This Letter to the Editors was written in response to factual inaccuracies in the opinion article, “Conflict Crisis,” published in issue one of Volume 30.
Peer Support started 30 years ago, right before the merger between Harvard and Westlake took place. Although some things have changed over the years, it essentially remains the same student-led space where different grade levels come together to listen to each other, support one another, share a few laughs and, occasionally, a few tears.
Every year, four student coordinators are elected from within the senior Peer Support leaders to act as the student heads of the program. This year, those leaders are Taylor Dees ’21, Brooke Stanford ’21, Spencer Sherman ’21 and Connor Colao ’21.
One of their primary tasks is to create the groups that will be meeting starting Oct. 5 at 7 p.m. for those students who signed up for Peer Support.
They take into consideration the balance of various grade levels but mostly use a randomizer program to break over 300 students into groups of 20 to 25. Although they are amazing leaders, they cannot know the full scope of every student’s individual history and relationships with the people who are placed (randomly) into a group.
This is why Peer Support has to have a system to resolve conflicts. What is a conflict? A conflict within a group is either a relationship that is too close (best friend, romantic partner) or too tense (ex-best friend, ex-romantic partner) that may inhibit the person from being able to share in a comfortable way.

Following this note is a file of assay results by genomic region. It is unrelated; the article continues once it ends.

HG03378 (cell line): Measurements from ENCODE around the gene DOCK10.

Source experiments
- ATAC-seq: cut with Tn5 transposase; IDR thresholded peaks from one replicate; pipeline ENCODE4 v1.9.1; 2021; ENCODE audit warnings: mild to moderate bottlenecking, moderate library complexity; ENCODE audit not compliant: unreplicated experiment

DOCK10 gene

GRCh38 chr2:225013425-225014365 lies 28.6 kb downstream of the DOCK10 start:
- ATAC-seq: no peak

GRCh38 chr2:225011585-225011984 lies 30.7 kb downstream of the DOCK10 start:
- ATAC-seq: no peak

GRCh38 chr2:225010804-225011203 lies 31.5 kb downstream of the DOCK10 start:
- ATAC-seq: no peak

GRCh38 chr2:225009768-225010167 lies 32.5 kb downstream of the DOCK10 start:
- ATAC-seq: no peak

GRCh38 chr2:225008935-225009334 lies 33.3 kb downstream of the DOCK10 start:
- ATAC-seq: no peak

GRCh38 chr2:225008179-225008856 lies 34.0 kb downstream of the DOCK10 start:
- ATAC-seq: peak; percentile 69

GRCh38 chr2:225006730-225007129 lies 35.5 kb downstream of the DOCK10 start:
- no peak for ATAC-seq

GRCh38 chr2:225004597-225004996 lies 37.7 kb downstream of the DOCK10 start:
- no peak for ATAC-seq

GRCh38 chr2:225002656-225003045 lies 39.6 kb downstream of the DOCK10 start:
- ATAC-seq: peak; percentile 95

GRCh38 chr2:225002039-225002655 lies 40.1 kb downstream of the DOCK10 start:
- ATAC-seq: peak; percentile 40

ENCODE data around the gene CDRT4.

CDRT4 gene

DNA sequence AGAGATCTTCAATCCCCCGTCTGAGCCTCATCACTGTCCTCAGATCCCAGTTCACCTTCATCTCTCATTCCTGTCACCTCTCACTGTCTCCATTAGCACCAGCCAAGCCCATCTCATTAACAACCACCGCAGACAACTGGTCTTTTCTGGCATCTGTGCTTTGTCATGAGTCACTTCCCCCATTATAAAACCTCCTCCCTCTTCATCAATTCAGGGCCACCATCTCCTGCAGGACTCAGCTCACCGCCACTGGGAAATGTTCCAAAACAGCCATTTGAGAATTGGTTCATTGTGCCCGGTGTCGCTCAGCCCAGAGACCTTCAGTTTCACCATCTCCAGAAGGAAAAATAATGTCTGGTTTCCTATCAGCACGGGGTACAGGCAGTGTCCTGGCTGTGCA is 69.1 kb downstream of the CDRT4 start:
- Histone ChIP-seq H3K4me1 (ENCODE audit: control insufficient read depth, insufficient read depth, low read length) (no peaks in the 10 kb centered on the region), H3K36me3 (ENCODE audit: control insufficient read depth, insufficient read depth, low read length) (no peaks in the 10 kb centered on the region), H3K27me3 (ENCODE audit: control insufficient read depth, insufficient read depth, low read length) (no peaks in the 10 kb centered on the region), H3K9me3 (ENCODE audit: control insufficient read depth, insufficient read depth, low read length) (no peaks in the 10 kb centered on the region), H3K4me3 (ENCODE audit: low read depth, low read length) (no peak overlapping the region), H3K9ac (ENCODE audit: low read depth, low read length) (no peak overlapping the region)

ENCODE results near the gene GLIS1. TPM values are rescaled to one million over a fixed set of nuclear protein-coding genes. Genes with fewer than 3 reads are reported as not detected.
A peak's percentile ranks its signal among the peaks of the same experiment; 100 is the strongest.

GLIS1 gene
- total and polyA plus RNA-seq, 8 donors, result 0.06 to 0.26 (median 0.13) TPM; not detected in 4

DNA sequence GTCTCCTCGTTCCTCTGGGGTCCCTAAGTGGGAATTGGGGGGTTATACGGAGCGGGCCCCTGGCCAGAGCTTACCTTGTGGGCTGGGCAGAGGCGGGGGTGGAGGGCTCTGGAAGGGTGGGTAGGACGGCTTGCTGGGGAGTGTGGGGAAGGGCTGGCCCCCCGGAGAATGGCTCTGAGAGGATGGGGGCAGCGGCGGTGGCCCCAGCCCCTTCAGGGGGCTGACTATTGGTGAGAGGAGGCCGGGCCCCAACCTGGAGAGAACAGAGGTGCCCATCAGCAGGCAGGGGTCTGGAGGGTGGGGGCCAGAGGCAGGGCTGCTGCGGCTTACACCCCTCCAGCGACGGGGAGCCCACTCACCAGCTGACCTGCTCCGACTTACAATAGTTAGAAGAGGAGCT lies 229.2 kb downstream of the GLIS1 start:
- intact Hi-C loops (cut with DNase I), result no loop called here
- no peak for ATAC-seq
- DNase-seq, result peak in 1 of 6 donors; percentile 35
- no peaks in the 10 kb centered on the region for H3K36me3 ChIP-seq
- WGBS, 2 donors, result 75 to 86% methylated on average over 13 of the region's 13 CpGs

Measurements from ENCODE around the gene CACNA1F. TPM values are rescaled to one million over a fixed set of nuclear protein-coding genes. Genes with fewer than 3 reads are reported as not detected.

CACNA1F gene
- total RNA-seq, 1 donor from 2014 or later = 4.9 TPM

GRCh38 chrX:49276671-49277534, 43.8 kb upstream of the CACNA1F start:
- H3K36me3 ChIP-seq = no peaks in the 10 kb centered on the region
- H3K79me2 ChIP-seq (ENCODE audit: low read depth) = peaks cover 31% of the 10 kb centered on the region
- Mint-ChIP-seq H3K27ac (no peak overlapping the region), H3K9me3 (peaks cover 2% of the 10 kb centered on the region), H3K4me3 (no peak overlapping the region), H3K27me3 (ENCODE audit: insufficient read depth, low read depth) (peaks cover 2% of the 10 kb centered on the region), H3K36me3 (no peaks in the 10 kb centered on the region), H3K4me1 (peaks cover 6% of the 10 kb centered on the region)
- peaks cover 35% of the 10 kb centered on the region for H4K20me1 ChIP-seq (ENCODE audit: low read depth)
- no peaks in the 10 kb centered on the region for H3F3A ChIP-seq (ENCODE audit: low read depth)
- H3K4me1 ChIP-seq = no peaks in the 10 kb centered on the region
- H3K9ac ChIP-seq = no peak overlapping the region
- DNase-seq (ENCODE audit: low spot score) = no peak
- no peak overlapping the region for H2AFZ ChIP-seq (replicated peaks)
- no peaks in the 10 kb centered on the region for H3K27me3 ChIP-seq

When someone has a legitimate conflict, they will let their group leader know, and then that group leader will forward the name to one of the four program coordinators. The coordinators will place the student in a different group and let them know about their new placement. It is the student who expresses the conflict who will be moved to a new group, not the person they are conflicting with. The vast majority of conflicts are resolved in this way, but occasionally there are complex circumstances that may require different solutions.
For example, we have people who join late in the first semester who may be conflicted by someone who is already in the group and has been attending for months. In this case, we would move the person who recently joined to a different group. In previous years there have also been situations where the groups were too unbalanced and needed some reshuffling.
While sometimes conflicts can lead to short term discomfort, they are necessary to preserve the accessibility of the program to more students. If you have specific questions, please feel free to reach out to me or one of the four senior coordinators.